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Zach Lesage

Sizzling Hot: Fire is Insane

Check out Zach's hot takes from Madison behind the paywall!

06/07/2019 by Zach Lesage

Back from Madison

What’s up 60 Cards readers, it’s me Zach, and I am back home after a lengthy drive from Madison. I was able to place 17th at that event with Blacephalon GX (LT; 52) / Persian GX (UBO; 149) v and I also gained valuable insight on our new Unbroken Bonds metagame. In this article I am going over three of the best Fire-type decks, Reshiram and Charizard GX (UBO; 20)Blacephalon GX (LT; 52)  / Persian GX (UBO; 149) , and Blacephalon (UBO; 32)  / Salazzle (UBO; 31) ), and sell you on the idea that those are the three best decks right now. In Madison we saw similar variants of these decks battle it out in the finals, with Blacephalon GX (LT; 52)  / Naganadel (LT; 108)  winning, but where does the metagame move from here? 

You will find out below after the paywall, so let’s dive in!

Where the Metagame Places 

You might have seen Ian Robb win with Blacephalon GX (LT; 52)  / Naganadel (LT; 108)  in Madison against Azul Griego’s Reshiram and Charizard GX (UBO; 20)  with the thought that the metagame has been solved right there. While my personal testing shows that both of those decks are at the top of the metagame, we need to look into more stats to determine what we can expect going forward. The season is coming to a close with a handful of foreign events, the Origins Special Event, and the North American Interantional Championship so we need to find the absolute best decks. That’s where I am here to help. The three biggest factors that I want to look at are metagame trends, the top performing decks in this metagame, and the search of the best lists. In this article I will touch on these in a varying order, but my intentions are for the best read possible for all of you.

Looking at the two top performing lists from Madison, I would personally like to touch base on the Blacephalon GX (LT; 52)  / Naganadel (LT; 108)  list that won. While I am happy that the deck won, the better list ended up coming 17th place. I don’t want to get too ahead of myself, but my inclusion of Persian GX (UBO; 149)  in the deck is absolutely metagame breaking. From testing Blacephalon GX (LT; 52)  extensively since my Top Eight performance at the Latin American International Championships, I have been dubbed ‘The BLOWNs God’. While the nickname is more of a meme, my 1400+ CP with the deck can credit to my massive amount of experience with the deck. The deck has always lacked a mid game approach to gather copies of Beast Ring (FLI; 102)  when you needed them and the best way to get them out was either holding them in your hand or using a Supporter like Erika's Hospitality (TM; 140)  to naturally draw into them. The Persian GX (UBO; 149)  allows you search out ANY two cards when your opponent Knocks Out a GX Pokemon which means that you can get ANY two cards that you need. Maybe you don’t have a Supporter in your hand, you can grab an Erika's Hospitality (TM; 140)  to pop off. Maybe you just need a Beast Ring (FLI; 102)  or two to get a Knock Out on an opposing Pikachu & Zekrom GX (TM; 33) , just grab them. I have even gone as far to grab a Welder and a Fire Energy to attack with Persian GX (UBO; 149) . Getting back to Robb’s list, his is an older version of my deck that I played at League Cups in the Unbroken Bonds format. While Alolan Muk (SUM; 58)  was great, like allowing me to win the Collinsville Regional Championships level of great, it doesn’t seem like a solid inclusion based on our current metagame.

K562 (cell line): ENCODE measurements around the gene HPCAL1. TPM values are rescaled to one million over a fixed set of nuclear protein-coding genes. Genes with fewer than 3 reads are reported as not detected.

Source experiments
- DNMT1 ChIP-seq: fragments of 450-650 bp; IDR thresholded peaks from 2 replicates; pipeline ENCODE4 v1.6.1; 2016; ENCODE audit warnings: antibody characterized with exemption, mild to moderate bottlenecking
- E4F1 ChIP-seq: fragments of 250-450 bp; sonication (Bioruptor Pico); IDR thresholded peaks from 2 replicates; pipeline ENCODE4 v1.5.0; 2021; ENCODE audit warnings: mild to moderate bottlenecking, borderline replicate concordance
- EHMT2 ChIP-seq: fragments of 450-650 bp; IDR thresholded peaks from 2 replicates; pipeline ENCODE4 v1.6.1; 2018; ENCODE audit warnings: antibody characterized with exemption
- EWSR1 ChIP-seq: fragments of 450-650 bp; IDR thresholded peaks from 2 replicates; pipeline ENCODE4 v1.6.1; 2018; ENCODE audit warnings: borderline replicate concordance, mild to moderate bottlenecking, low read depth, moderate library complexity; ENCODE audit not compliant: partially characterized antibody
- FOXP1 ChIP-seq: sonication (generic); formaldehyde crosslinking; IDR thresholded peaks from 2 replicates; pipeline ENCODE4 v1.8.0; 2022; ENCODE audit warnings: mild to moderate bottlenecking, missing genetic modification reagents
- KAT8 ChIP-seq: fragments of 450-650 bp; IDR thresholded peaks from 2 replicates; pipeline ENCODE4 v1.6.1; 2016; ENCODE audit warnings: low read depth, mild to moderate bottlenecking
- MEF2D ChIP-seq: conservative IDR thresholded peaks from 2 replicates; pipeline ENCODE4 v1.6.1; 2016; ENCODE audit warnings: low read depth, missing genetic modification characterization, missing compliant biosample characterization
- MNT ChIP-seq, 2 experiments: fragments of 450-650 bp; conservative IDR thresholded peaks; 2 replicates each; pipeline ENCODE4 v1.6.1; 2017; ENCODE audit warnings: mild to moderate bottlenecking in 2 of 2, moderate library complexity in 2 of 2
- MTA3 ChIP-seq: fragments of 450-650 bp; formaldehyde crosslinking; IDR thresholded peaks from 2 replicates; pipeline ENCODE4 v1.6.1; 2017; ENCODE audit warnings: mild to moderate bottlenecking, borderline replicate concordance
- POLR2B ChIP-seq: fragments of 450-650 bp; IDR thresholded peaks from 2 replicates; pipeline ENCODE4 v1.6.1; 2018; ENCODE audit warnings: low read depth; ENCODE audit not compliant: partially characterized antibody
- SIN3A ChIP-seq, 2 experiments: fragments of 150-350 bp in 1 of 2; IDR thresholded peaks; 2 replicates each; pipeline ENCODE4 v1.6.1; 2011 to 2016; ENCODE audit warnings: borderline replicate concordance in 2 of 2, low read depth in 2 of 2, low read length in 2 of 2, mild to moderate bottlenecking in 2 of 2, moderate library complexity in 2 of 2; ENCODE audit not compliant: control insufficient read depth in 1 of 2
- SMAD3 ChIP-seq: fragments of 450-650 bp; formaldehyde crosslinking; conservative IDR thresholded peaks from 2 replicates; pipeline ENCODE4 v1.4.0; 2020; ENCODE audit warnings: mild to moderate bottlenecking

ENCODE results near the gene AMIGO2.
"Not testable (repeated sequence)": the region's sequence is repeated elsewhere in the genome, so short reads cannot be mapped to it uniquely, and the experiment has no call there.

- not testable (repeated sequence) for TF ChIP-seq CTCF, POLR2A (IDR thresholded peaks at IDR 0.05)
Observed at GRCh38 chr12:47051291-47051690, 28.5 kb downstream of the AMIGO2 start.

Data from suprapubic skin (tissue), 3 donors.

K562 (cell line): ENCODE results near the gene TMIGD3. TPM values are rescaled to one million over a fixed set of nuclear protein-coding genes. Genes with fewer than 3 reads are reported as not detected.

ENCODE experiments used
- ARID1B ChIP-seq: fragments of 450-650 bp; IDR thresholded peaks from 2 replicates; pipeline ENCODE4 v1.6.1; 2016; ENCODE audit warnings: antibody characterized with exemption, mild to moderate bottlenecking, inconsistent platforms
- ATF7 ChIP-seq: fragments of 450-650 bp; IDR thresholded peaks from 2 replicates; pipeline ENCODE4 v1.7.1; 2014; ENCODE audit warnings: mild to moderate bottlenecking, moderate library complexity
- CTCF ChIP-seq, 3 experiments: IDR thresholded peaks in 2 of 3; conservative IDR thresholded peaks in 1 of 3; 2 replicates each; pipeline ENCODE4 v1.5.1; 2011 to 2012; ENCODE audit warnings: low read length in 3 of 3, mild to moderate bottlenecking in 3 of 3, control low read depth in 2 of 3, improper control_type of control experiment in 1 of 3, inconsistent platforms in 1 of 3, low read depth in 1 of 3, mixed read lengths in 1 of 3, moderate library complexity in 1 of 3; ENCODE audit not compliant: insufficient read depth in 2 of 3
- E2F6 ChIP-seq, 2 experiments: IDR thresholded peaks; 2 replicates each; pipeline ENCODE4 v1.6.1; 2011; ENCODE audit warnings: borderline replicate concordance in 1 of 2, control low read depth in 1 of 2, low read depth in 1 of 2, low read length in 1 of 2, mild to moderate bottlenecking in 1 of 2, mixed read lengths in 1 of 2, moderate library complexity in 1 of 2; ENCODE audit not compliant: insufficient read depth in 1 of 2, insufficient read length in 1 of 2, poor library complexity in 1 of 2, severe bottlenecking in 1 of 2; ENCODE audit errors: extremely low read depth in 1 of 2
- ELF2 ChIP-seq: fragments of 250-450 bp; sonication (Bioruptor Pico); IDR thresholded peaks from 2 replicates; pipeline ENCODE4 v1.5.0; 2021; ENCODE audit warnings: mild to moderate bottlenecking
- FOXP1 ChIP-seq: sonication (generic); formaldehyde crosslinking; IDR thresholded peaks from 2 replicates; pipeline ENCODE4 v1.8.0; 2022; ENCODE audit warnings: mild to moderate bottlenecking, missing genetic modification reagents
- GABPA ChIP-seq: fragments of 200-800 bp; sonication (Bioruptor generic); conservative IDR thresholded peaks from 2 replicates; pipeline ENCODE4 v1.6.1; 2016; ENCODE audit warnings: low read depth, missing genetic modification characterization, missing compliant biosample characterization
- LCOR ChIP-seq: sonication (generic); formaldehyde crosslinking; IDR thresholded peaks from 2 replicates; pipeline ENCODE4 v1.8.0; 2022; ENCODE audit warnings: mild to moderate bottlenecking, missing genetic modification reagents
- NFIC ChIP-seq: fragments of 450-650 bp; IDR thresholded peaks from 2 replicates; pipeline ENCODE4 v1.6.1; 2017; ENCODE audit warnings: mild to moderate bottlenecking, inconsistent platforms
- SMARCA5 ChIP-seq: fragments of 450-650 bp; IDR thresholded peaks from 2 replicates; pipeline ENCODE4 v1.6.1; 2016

Alolan Muk (SUM; 58)  was included in my earlier lists because Zapdos (TM; 40)  / Jirachi (TM; 99)  decks were running rampant, but they aren’t nearly as well positioned right now. Additionally, Zapdos (TM; 40)  decks don’t need to purely abuse Jirachi (TM; 99)  as a consistency crutch because more lists are also including a Zebstrika (TM; 45)  line. With all of that in mind, the Alolan Muk (SUM; 58)  just doesn’t cut it as much as it used to be a staple. In one of my games at Madison, I played against one of the greatest players in the game, Michael Pramawat, and the Persian GX (UBO; 149)  was one of the only reasons why I was able to win. He quickly realized its importance in game one, where he Knocked Out the Persian GX (UBO; 149) , because he didn’t want to give me access to my deck after a Knock Out. Throughout the series, I played down the Persian GX (UBO; 149)  after he was forced to Knock Out a Blacephalon GX (LT; 52)  which allowed me to take control of the game. If my findings are correct, we can determine that if Blacephalon GX (LT; 52)  / Persian GX (UBO; 149)  sets up, it will win against Reshiram and Charizard GX (UBO; 20)  the majority of the time. I would like to go on further by saying that if Blacephalon GX (LT; 52)  / Persian GX (UBO; 149)  sets up, it wins against the majority of decks in the metagame. I will talk more about the metagame in just a moment, but I do want to touch on Griego’s Reshiram and Charizard GX (UBO; 20)  for a moment.